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Head and neck cancer patients find hope, joy, and optimism through support group

Heck and Neck Cancer.jpg
Posted at 8:33 AM, Dec 23, 2019
and last updated 2019-12-23 11:21:16-05

INDIANAPOLIS — They’re getting their voices back, in more ways than one.

Every year, roughly 3,500 people in the U.S. go through a total laryngectomy surgery.

That’s when doctors remove a patient’s voice box after a head or neck cancer diagnosis.

It results in a major physical change, and it can have lasting impacts on one’s overall quality of life.

Melvin Keith, who underwent a laryngectomy earlier this year, currently uses what is a called a “boogie board” to communicate.

His wife Linda Smith says because of that, and his appearance after his surgery that “he doesn’t go out into public much because he says he gets looks like he feels like he’s a monster.”

Keith is anything but.

Now, thanks to a local support group through Community Health Network, Keith, and other patients, are receiving the ultimate gift this holiday season.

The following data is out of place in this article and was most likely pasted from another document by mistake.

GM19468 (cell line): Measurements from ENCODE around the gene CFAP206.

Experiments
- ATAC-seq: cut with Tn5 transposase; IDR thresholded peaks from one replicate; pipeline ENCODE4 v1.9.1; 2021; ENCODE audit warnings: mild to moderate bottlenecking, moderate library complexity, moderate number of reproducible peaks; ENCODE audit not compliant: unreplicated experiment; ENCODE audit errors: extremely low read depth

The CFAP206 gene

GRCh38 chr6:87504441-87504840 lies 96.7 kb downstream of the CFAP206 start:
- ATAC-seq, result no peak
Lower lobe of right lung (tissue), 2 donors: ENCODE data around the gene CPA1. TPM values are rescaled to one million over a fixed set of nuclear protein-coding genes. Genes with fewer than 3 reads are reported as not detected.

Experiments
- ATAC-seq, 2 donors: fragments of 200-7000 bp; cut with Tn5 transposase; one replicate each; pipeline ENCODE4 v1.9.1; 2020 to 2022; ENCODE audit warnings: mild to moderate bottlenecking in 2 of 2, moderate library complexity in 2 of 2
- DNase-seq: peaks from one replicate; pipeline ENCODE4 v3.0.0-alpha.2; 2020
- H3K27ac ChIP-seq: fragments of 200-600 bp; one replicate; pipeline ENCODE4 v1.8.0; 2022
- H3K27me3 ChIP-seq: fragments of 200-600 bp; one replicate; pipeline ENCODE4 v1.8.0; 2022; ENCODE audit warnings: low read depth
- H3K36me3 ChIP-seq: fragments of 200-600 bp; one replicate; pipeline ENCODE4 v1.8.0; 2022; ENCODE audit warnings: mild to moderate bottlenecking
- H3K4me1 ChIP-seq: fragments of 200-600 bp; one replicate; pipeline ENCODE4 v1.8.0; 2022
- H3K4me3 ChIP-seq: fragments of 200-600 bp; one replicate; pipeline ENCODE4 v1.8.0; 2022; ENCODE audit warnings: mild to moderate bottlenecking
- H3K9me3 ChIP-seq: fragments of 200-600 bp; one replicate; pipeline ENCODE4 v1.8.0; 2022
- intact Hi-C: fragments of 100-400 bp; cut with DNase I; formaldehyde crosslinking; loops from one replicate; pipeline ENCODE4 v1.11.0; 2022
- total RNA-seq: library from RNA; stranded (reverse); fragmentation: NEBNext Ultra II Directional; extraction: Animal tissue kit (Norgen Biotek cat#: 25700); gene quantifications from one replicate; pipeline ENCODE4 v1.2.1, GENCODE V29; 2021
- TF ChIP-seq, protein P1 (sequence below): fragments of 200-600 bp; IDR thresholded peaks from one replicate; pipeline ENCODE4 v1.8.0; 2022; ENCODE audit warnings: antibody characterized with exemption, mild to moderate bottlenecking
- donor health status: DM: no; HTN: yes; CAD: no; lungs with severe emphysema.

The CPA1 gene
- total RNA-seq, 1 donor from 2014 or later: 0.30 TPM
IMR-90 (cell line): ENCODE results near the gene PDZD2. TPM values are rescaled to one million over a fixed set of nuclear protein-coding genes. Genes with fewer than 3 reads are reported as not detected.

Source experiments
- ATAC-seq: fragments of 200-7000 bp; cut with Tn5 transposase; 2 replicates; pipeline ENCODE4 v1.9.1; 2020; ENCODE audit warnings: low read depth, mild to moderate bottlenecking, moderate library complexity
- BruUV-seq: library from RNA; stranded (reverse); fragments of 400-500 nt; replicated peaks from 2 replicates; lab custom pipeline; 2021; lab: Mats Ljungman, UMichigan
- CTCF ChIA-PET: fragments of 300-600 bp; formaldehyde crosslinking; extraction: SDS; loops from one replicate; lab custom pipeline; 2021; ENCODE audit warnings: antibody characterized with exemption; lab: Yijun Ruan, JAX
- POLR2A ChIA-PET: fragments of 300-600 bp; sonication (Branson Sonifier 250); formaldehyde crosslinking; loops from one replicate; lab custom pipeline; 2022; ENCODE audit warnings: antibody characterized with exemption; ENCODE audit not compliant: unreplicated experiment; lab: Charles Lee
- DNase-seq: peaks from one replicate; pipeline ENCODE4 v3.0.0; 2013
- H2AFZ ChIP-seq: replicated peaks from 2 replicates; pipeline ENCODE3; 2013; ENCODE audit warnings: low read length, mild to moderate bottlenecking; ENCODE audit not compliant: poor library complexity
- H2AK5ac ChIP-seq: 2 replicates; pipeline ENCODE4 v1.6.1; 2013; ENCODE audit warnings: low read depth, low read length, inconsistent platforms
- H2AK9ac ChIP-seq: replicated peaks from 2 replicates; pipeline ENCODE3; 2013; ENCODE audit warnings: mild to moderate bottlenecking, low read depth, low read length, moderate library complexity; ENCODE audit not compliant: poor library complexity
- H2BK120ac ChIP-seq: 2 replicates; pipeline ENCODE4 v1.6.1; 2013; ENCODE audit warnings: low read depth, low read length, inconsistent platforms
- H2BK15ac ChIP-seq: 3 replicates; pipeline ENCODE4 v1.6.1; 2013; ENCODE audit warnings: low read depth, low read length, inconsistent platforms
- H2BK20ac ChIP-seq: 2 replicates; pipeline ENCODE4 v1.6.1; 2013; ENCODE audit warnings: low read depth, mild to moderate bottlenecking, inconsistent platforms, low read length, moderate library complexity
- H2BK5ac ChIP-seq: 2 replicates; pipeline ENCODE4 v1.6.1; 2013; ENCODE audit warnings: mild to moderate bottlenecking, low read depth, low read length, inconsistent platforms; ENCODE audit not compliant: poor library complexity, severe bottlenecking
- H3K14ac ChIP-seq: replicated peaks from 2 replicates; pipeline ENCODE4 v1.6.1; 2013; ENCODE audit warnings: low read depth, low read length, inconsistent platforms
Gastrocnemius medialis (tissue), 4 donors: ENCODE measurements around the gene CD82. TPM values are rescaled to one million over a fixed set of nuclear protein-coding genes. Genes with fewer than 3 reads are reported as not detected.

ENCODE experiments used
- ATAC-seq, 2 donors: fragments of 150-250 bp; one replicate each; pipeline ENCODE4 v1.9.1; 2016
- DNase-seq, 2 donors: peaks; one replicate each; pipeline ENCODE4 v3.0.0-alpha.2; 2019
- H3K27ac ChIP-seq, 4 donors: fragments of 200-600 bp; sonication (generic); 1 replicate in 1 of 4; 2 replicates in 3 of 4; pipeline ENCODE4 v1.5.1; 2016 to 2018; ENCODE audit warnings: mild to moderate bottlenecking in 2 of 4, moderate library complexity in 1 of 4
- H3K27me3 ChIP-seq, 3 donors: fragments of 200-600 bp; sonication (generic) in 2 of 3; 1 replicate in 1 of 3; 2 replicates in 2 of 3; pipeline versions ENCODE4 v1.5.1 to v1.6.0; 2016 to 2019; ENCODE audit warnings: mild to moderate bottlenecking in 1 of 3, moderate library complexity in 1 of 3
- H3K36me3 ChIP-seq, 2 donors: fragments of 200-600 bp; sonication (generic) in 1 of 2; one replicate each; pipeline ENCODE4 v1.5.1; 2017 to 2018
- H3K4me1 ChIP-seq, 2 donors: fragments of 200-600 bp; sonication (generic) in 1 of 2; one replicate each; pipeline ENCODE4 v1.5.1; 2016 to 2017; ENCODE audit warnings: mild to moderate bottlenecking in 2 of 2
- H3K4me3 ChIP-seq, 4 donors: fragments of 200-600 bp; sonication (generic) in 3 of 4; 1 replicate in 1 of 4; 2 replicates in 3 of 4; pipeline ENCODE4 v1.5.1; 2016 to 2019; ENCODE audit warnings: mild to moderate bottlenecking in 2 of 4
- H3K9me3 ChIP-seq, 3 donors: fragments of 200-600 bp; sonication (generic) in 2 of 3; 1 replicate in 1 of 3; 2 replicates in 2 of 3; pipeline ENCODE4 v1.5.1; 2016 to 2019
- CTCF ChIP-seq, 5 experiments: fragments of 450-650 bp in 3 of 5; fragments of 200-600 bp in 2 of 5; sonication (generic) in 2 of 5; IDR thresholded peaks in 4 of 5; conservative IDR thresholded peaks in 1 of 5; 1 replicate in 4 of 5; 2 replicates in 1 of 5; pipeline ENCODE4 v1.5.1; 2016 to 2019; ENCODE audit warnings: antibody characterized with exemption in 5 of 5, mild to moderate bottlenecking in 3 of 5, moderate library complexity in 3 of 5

“I’d kind of say it’s like birds of a feather flock together and they find comfort in that,” explains Smith.

That relief is fairly newfound. The close-knit group has known each other for less than a year.

“They told me before surgery, ‘you’ll sound the same,’” says Mike Congleton, a former teacher and lawyer, “And I don’t.”

That was just one reason Congleton, along with speech language pathologist Kaitlin Pennington, realized they needed more than one-on-one rehabilitation.

“I think it takes a huge toll on them and their quality of life,” says Pennington, “And it’s find a new way of life.”

The goal is to not only practice skills and learn how to voice again, but to do so in a safe space with support from one another.

“I really expected to be very depressed this year,” says Karla Jones, “but because I have this to look forward to I’m trooping on. I’m a survivor and I want to help other people survive.”

“Coming to the group and realizing hey, I’m not the only one, that really changed it a lot for me,” explains Rick McGee.

It has also been extremely impactful for their families.

“Sometimes I think once a month isn’t enough,” says Smith, “It gives one hope.”

The group says they’ve been given a different kind of gift this holiday season.

An optimism that once seemed out of reach.

“They are using their new way of communication and their new voice to build new relationships, and I think it’s a new chapter that they’re opening and finding a lot of joy in,” concludes Pennington.

You do not have to be a patient at Community Health to participate in the head and neck cancer support group.

They welcome anyone who has had a laryngectomy, or will soon be having one, to attend the meetings.

For more information, contact Kaitlin Pennington at 317-621-0480 or